On the side of the humanities building, there is a portrait of Walt Whitman, and somehow I’m remembering a classroom poetry discussion from ten years ago. It’s hazy, but it involves Walt staring at the ground thinking about graveyards and decomposition and the whole deal. And Walt is sickened by the idea that fresh apples and lilacs could possibly grow out of all this sour meat rotting underground. And I’m thinking, Yes, yes, how can the earth hold so much without giving up? And then: I want someone to hold me like that.

Where does it all go? This teen heat on plastic. This wasted energy.

You’re always hearing about the wall, the runner’s wall, just wait till you hit the wall. A cousin of defeat, of being defeated. This is often paired with the runner’s high. You’ve gotta know this one. Running wild with the invincibility of youth. So you’ve got the wall and the high, the oil and water sloshing inside your stomach. How are you picturing it? Is it about scaling? Jumping over the hurdle of the wall, like a blind workhorse? This does nothing for me. For contrast: in a fit of psychotropic magic, I slip myself straight through the wall. No vaulting, no demolition. I don’t know what to call this. It’s about how I learned to stop worrying and love the immovable object.

The fantasy only goes so far. There are nights when the ghosts don’t show. The game gets called on account of bad weather. Or waking up with jelly bones, too soft to do anything but float around the apartment, half-cleaning. Dr. Tomzynski emailed me a template to record my fitness goals. It is color-coded in a friendly handwritten font, so you know it’s for women. I am supposed to write three “I will” statements. I have one:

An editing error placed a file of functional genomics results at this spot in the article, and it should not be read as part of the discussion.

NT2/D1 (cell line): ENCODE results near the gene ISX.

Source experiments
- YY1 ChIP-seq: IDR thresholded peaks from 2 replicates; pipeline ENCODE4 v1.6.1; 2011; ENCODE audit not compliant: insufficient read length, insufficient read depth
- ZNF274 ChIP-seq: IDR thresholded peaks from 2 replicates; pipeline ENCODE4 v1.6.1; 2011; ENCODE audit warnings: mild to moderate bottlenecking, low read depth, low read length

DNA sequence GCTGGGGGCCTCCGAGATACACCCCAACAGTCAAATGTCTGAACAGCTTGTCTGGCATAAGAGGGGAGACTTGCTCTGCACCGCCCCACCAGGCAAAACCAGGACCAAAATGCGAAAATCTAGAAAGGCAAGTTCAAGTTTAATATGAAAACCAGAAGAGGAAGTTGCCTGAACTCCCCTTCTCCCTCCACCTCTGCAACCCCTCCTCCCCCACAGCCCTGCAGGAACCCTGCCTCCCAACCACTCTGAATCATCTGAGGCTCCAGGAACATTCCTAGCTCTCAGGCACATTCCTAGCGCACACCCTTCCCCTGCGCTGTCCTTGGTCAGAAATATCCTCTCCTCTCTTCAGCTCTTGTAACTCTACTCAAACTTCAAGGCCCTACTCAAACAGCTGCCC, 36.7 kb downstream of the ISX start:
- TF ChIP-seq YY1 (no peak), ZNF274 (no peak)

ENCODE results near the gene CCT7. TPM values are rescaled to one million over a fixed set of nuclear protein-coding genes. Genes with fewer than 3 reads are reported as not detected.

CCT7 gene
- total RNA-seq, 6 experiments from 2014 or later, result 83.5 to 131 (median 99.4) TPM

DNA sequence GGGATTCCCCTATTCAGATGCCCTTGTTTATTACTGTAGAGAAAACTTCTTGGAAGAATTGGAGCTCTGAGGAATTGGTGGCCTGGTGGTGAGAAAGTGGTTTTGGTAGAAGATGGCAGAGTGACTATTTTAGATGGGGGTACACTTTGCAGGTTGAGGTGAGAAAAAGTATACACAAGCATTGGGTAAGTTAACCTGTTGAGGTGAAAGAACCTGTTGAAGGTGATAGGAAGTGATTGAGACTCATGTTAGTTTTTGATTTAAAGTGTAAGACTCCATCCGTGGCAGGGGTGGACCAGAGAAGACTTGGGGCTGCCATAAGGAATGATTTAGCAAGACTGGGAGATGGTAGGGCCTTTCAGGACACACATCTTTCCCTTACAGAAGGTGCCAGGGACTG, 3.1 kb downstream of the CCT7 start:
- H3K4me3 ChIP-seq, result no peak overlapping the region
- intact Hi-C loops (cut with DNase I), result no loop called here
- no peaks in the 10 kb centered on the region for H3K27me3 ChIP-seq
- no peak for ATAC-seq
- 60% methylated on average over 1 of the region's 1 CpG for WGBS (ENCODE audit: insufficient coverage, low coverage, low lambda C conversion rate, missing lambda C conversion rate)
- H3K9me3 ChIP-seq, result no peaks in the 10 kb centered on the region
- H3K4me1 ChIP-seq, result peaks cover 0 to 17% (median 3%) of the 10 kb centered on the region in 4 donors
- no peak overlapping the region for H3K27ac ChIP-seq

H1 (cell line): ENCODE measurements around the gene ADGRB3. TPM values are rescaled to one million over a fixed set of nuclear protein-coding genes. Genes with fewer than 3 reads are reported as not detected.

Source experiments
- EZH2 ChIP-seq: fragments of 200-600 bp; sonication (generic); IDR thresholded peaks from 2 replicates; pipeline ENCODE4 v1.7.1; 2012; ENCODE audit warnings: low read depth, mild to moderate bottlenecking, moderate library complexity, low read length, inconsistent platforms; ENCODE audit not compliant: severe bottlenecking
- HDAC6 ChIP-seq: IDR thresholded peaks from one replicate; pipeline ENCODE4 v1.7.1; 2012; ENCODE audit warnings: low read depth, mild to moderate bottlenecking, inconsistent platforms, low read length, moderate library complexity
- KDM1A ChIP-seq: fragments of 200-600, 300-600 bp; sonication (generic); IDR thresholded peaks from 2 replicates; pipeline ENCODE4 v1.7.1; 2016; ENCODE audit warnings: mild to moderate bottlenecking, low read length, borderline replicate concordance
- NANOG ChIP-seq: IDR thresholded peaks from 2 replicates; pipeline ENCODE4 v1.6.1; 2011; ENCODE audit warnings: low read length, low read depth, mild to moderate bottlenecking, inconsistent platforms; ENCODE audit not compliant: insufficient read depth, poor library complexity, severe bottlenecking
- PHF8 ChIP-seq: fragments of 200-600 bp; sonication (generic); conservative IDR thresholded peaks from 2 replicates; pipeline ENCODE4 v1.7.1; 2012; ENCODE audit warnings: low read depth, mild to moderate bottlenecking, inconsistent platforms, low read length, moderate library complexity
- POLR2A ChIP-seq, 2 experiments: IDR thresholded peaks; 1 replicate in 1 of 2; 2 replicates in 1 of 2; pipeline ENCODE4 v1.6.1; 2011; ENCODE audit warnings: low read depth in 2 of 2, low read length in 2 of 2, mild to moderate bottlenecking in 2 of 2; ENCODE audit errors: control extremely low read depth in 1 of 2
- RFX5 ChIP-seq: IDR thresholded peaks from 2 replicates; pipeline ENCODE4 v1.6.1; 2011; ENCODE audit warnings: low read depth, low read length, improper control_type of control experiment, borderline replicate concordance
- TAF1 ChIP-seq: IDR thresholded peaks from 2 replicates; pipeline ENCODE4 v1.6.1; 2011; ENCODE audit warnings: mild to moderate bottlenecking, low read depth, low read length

1) I will run myself into thin air.

I’m moving and humming this phrase thin air, thin air, until it begins to sound like thinner. Until it begins to sound nothing like itself. I’m moving this body sour with sweat in circles. I’m waving at the ghosts of concession-stand salesmen, wondering if they want to see my impression of weightlessness. Can you hear it? The wet sound of applause like cars on damp pavement. The crowd goes wild. I drink it all in but can’t taste a thing.

Chris Ames is a writer who also draws. He lives and works in San Francisco.

Illustration by Chris Ames

Issue 7